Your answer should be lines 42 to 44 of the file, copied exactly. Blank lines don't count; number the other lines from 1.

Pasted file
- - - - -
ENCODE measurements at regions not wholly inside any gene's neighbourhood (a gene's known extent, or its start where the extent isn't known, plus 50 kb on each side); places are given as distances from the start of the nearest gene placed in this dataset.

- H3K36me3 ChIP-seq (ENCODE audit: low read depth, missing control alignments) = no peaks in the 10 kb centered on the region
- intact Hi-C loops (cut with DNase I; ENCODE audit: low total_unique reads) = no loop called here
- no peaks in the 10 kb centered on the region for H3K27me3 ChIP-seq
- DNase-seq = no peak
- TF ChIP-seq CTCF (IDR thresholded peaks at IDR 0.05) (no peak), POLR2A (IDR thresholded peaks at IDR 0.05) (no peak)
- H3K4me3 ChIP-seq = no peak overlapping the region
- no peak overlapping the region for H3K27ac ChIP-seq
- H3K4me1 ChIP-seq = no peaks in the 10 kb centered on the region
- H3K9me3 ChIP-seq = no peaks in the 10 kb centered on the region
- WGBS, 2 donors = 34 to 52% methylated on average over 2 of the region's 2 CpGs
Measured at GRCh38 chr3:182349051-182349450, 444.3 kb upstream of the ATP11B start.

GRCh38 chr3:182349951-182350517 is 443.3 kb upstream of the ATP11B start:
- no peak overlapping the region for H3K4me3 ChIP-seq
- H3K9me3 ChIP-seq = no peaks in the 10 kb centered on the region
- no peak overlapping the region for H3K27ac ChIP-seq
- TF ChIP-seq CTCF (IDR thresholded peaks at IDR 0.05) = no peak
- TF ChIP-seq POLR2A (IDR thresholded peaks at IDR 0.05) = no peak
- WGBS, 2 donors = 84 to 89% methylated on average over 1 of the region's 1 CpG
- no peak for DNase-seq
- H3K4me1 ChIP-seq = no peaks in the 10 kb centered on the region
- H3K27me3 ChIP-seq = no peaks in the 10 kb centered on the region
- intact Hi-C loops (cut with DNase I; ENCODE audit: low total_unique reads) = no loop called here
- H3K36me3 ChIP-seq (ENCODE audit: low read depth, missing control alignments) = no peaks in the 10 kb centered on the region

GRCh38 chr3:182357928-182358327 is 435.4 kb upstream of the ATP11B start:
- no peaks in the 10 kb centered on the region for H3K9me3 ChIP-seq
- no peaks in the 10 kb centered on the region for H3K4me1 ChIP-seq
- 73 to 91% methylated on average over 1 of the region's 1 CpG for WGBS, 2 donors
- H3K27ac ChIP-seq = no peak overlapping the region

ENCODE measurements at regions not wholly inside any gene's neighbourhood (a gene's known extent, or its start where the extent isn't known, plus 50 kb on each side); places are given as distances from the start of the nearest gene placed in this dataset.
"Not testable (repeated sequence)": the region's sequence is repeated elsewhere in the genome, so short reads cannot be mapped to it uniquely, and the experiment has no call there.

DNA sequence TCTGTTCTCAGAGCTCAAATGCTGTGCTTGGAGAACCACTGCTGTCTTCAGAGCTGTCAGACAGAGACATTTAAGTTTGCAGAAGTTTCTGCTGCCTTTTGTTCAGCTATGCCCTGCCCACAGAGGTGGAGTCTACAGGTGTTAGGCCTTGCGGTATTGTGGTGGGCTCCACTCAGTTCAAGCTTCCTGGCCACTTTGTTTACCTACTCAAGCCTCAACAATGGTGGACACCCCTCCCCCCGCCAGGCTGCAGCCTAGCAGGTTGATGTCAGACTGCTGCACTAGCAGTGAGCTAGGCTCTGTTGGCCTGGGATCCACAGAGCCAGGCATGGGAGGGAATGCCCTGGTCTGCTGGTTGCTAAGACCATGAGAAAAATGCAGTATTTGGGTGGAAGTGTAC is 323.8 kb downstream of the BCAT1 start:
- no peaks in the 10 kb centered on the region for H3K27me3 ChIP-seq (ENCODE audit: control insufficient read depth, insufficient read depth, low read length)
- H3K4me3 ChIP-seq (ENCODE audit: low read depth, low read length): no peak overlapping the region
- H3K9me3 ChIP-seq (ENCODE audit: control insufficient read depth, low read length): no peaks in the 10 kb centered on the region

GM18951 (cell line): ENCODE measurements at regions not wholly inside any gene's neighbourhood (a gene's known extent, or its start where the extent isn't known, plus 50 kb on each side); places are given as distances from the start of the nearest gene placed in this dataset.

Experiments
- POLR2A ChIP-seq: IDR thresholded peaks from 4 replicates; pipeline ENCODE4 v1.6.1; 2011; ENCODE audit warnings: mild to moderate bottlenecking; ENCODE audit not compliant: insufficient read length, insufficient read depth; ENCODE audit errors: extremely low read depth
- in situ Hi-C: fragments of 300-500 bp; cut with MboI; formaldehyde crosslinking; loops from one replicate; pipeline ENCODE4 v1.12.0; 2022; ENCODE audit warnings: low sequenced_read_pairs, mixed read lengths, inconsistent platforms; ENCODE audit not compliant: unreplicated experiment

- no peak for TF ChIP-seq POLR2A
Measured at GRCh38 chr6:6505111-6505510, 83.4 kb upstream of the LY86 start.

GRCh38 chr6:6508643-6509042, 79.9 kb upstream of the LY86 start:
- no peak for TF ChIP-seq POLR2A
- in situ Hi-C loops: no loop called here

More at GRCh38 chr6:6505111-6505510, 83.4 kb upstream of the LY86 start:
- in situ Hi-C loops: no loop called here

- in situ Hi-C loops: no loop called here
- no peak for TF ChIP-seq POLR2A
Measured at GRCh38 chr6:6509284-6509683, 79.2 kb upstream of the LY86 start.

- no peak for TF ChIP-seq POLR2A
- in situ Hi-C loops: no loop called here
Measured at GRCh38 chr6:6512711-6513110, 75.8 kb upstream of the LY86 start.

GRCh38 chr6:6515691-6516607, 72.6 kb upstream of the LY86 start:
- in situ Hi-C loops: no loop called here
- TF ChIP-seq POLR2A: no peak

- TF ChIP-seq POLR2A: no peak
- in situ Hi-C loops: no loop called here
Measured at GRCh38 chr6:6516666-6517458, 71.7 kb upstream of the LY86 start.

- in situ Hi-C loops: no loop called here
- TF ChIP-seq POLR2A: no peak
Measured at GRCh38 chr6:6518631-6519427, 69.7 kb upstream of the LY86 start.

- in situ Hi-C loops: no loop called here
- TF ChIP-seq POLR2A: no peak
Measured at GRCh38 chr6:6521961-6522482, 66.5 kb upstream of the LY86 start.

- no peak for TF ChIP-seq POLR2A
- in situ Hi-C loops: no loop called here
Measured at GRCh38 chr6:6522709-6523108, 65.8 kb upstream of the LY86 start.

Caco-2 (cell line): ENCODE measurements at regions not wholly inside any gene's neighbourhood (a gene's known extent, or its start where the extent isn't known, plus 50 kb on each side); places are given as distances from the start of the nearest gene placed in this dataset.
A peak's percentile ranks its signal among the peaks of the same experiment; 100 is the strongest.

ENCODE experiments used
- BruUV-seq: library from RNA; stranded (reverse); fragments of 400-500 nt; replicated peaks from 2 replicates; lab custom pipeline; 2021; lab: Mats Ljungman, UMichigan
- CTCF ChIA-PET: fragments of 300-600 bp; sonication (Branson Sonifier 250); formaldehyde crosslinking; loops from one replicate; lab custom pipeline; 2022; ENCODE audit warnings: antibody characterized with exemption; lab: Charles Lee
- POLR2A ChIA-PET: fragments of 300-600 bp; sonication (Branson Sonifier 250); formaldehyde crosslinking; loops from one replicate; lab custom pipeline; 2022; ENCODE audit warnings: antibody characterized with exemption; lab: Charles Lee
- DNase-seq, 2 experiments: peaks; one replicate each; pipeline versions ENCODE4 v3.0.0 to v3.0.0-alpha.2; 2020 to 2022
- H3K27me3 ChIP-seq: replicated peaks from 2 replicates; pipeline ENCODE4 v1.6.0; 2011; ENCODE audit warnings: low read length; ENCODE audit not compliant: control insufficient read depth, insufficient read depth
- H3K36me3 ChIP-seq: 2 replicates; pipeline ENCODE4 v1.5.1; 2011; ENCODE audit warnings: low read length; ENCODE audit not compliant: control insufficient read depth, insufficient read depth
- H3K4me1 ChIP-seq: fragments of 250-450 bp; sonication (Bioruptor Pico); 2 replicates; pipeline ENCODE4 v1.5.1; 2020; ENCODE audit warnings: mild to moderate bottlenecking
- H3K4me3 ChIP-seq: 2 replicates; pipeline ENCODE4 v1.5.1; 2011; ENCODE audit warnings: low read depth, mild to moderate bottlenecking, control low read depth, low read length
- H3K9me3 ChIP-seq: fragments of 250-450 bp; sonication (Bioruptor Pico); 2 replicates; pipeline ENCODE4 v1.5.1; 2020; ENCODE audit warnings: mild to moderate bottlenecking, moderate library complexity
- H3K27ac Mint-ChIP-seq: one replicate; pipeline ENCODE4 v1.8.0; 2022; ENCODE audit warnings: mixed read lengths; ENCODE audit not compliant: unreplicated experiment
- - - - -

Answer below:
GRCh38 chr6:6508643-6509042, 79.9 kb upstream of the LY86 start:
- no peak for TF ChIP-seq POLR2A
- in situ Hi-C loops: no loop called here